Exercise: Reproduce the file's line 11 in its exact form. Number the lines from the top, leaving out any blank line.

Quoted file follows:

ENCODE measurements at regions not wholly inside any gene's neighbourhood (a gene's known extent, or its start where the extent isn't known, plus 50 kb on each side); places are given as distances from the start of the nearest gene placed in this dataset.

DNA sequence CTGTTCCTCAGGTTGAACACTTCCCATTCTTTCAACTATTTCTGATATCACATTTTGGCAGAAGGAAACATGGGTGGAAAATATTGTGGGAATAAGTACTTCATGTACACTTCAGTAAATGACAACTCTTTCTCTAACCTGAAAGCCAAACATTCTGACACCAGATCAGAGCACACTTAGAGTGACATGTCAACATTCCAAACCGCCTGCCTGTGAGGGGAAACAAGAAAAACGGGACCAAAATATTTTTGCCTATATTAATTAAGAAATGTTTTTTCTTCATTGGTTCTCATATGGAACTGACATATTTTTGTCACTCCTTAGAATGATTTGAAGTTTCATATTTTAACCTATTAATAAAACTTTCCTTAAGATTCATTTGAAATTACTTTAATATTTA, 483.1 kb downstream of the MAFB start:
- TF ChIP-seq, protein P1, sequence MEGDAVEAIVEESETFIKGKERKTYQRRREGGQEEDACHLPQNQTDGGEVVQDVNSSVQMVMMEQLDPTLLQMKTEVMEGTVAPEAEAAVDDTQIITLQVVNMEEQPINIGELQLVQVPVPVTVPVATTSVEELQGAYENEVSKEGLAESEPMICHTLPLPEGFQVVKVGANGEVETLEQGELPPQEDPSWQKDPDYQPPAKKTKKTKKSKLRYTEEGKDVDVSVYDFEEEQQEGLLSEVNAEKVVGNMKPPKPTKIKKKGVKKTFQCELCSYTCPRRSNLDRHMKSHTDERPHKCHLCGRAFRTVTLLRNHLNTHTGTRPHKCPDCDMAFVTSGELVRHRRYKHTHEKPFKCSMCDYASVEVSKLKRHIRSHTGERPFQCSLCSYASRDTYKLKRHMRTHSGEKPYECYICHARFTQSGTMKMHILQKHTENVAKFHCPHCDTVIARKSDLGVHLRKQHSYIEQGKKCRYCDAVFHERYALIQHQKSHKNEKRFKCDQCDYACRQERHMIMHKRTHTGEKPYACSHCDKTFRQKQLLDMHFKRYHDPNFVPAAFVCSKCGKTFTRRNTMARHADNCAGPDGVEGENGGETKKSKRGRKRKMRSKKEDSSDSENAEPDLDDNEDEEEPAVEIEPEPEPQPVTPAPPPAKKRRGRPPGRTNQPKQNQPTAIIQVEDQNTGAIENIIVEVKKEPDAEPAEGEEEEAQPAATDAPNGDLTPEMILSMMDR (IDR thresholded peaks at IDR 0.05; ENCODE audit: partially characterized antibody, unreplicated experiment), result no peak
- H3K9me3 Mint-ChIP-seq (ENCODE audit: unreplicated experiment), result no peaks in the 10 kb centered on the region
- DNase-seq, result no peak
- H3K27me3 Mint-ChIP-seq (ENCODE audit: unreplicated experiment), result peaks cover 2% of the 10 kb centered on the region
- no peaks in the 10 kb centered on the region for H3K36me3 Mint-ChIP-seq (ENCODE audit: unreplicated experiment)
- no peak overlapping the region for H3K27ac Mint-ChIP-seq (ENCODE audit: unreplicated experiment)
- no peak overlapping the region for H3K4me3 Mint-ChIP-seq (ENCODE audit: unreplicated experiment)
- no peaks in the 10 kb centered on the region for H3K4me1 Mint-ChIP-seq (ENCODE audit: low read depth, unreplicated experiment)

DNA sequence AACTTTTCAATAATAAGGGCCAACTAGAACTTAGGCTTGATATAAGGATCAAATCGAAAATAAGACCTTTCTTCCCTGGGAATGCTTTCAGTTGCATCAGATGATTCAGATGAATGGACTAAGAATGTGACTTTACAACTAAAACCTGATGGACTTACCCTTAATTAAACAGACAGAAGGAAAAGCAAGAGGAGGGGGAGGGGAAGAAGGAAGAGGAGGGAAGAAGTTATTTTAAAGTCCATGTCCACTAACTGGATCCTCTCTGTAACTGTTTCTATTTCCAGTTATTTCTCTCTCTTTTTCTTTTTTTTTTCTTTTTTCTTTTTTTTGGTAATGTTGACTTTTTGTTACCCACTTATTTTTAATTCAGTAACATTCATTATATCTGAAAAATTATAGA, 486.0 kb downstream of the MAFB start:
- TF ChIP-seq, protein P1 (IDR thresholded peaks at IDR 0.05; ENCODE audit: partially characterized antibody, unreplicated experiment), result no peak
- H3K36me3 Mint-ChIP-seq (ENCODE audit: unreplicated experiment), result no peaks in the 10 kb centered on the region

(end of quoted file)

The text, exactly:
DNA sequence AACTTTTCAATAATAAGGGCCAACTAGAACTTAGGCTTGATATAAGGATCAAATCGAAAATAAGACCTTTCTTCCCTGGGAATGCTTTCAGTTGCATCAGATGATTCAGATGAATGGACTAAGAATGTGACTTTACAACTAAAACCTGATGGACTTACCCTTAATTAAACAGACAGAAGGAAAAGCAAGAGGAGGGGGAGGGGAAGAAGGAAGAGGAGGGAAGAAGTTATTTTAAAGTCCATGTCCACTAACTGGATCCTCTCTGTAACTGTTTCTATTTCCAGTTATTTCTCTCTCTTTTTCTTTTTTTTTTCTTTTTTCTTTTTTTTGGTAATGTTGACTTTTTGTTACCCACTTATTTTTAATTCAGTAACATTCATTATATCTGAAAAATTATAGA, 486.0 kb downstream of the MAFB start: